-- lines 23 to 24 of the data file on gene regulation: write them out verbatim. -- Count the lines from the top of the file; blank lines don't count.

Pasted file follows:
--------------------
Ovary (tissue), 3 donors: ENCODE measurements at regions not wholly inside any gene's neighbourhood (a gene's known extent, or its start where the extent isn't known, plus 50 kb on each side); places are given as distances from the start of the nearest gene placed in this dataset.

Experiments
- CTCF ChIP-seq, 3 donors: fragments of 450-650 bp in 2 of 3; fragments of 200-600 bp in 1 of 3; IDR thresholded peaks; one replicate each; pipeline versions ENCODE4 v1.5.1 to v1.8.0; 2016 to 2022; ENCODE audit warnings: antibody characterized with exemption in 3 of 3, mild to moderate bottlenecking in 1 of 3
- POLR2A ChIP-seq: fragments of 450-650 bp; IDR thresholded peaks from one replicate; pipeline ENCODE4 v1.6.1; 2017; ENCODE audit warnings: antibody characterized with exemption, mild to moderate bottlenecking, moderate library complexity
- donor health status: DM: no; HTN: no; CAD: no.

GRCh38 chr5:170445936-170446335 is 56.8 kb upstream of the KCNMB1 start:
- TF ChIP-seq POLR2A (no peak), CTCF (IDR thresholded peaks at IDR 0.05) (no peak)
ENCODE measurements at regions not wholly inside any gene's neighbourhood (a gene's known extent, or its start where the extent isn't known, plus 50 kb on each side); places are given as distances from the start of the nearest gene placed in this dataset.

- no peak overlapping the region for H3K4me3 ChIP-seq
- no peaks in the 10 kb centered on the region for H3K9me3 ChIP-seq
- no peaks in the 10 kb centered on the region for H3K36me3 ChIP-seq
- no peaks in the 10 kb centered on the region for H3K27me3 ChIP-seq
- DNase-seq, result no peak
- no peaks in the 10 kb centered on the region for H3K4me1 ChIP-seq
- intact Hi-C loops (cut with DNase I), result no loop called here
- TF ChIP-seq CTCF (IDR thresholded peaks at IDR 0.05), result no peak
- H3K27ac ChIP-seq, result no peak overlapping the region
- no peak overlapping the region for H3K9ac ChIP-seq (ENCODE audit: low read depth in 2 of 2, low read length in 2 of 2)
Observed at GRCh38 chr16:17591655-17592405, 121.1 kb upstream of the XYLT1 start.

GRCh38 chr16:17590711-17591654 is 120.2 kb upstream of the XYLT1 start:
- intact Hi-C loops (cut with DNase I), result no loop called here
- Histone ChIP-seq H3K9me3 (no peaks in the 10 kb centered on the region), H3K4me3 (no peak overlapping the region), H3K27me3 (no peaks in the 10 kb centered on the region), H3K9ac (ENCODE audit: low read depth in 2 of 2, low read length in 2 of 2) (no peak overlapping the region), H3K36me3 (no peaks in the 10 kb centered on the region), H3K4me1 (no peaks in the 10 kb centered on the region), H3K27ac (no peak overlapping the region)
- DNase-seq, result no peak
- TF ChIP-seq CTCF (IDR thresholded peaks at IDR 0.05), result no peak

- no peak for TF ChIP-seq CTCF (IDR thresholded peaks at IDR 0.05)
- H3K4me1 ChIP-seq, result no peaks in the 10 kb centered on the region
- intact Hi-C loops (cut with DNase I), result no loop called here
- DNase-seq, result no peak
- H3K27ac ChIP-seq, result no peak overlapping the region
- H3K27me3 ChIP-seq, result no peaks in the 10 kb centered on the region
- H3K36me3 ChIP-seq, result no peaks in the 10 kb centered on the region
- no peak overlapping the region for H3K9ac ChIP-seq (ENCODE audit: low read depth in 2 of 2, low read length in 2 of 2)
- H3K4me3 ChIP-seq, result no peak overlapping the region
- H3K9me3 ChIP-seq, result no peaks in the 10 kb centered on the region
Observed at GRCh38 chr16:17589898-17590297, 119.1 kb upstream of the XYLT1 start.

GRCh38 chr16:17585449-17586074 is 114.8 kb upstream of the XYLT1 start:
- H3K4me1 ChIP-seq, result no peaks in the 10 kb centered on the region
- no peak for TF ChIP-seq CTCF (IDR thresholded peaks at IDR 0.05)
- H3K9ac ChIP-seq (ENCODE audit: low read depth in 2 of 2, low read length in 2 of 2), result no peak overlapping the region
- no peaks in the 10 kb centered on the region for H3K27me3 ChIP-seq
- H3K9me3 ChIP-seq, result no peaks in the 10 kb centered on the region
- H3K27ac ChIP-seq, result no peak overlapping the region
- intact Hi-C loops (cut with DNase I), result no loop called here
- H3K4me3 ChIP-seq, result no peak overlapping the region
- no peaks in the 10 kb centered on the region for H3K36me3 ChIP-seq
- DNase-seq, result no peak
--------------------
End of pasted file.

- DNase-seq, result no peak
- TF ChIP-seq CTCF (IDR thresholded peaks at IDR 0.05), result no peak